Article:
Yurika does a little digging and finds CCTV footage of Issei’s dad at a train station, which is only so helpful, but it’s more than he had to go on a minute ago.
When Issei’s not looking for his father, he’s doing research into his father figure (and, though Issei doesn’t know it, his birth father), Alexandre. He tracks down a woman named Yoko Sawaguchi (Saya Yoshida) who used to work as Alexandre’s translator at the university in Tokyo, when he taught Issei’s mother and father. Or anyway, he finds her excitable granddaughter, Ayame (Miyu Ando), who says to come back tomorrow.
When they finally meet, Yoko tells Issei about Alexandre and his mother’s affair, which rocks Issei’s world pretty hard. As does the news that it was his dad’s drunken jealousy that got Alexandre fired.
Issei uses the interview as a way to get back at his grandfather (he says conclusively that he won’t be taking over the diamond operation) and to say something nice about his dad, who hears it on TV from his new vantage point: washing dishes at a restaurant. He’s hiding out, living the life of a pauper, to humble himself after having blown it with his family.
Thomas hears that Camille might take over the Léger guide and becomes furious. Two months ago, she didn’t know the first thing about wine, and all her expertise came from his help. And now she’s going to run the most prestigious wine guide in the world. They have a blowout and Thomas leaves Tokyo, feeling unappreciated.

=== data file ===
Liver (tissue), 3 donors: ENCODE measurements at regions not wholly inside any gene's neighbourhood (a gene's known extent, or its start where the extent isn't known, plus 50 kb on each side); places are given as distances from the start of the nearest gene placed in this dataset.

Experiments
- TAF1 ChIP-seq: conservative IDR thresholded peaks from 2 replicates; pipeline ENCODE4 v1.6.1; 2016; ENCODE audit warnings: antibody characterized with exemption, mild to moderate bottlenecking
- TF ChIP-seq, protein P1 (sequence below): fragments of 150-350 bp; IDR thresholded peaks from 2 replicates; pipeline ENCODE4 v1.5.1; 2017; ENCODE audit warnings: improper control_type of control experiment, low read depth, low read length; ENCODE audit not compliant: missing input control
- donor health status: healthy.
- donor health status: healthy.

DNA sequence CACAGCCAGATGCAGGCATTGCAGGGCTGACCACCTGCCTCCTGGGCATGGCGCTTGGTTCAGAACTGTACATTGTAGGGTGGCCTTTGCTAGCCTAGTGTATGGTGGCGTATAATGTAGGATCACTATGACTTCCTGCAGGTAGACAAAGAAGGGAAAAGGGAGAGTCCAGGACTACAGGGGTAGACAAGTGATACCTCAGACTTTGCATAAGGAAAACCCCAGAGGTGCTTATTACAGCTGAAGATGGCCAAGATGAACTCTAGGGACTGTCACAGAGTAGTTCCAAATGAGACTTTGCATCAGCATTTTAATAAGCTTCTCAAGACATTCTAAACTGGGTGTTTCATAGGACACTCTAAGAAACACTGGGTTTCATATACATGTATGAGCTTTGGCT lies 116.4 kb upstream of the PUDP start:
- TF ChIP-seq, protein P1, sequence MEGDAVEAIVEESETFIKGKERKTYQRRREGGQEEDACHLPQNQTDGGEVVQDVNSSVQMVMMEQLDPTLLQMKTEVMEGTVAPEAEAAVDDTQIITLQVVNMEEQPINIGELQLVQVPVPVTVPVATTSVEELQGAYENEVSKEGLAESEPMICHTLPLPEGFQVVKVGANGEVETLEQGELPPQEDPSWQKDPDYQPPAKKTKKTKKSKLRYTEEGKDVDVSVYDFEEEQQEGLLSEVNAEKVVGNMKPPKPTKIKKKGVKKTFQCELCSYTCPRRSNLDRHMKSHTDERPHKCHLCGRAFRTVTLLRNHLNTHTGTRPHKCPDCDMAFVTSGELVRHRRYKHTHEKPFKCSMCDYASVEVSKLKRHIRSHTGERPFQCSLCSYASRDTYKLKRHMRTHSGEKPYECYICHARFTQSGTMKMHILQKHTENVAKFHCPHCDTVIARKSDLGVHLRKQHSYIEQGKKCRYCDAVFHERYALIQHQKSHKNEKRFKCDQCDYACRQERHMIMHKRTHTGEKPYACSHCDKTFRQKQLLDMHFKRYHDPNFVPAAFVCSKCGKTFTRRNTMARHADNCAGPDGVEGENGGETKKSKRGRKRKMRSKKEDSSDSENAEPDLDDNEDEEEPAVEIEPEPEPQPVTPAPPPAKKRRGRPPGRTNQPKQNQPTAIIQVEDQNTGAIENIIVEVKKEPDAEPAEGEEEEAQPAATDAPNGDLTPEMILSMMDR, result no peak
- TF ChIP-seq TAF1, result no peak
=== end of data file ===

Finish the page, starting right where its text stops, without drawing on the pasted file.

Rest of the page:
It’s so good I hear music
Very strong stuff this week. The Thomas and Camille business goes to some believably dark places, from their hallway flirtation and Thomas almost going with her impulse, to his being very hurt at the idea of her taking her father’s place. It’s realistic that their relationship is rocky, and that Thomas wouldn’t be forthcoming about either his feelings or his appreciation for everything Camille accomplished. Men don’t take being outshined very well, as Issei’s stoic determination proves.
The Issei narrative makes for a very interesting counterpart to Camille’s, because he doesn’t seem to sweat or despair like she does. But the more we dig, the more we see just how expertly he’s hiding all of his negativity and insecurities. I like his relationship with Yurika Katase, probably the only person in his acquaintance who doesn’t lean heavily on codes of honor and silence. She has no expectations of him. It’s refreshing that he has someone to open up to, until he and Camille can get on the same page. Call it a hunch that that will happen.
In the meantime, their oil-and-water chemistry is scintillating.
Watch Drops of God on Apple TV+
New episodes of Drops of God arrive Fridays on Apple TV+.
Watch on: Apple TV+
Scout Tafoya is a film and TV critic, director and creator of the long-running video essay series The Unloved for RogerEbert.com. He has written for The Village Voice, Film Comment, The Los Angeles Review of Books and Nylon Magazine. He is the author of Cinemaphagy: On the Psychedelic Classical Form of Tobe Hooper and But God Made Him A Poet: Watching John Ford in the 21st Century, the director of 25 feature films, and the director and editor of more than 300 video essays, which can be found at Patreon.com/honorszombie.